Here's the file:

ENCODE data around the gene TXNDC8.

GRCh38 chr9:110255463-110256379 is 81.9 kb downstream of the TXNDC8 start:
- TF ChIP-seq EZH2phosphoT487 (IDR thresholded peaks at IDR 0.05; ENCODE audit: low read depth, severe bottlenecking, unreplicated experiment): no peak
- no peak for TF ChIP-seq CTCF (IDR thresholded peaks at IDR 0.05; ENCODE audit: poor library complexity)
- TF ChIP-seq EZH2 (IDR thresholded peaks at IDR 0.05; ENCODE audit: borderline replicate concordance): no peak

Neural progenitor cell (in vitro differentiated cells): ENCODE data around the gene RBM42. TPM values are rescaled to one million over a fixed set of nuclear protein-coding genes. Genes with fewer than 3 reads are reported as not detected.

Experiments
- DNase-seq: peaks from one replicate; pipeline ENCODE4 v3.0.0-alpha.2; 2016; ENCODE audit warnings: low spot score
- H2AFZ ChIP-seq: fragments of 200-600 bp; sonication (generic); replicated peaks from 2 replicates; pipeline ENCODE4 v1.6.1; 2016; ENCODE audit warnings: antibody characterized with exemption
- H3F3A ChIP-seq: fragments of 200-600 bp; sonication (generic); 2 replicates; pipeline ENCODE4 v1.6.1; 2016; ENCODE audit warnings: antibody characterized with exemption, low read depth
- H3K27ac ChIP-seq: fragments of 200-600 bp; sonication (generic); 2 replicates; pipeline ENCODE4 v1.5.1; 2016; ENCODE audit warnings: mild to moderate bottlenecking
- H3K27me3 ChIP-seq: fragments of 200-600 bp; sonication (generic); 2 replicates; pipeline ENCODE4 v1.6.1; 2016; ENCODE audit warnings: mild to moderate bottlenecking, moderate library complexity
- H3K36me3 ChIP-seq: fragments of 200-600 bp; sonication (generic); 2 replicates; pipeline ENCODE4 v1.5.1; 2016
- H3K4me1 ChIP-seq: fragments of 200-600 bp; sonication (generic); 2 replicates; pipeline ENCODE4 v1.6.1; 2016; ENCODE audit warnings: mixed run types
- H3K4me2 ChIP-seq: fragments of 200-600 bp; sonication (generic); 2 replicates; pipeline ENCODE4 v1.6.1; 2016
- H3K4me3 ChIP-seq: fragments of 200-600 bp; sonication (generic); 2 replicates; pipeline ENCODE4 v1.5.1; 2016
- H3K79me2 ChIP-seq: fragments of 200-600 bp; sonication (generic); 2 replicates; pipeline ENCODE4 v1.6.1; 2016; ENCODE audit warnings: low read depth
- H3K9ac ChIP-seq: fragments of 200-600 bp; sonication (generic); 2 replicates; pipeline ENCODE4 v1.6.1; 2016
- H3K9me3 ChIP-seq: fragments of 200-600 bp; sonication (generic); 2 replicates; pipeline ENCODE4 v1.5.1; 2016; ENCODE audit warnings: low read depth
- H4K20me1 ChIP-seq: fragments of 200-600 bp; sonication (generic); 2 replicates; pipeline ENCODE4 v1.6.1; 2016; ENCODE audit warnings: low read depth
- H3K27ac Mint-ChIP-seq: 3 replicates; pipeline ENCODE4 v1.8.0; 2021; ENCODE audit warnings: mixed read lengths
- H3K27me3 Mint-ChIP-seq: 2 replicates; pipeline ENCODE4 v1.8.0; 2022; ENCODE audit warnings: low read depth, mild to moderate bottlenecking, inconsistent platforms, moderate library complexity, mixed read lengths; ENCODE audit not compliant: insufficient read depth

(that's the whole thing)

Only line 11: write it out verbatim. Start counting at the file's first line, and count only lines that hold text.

- H3K27ac ChIP-seq: fragments of 200-600 bp; sonication (generic); 2 replicates; pipeline ENCODE4 v1.5.1; 2016; ENCODE audit warnings: mild to moderate bottlenecking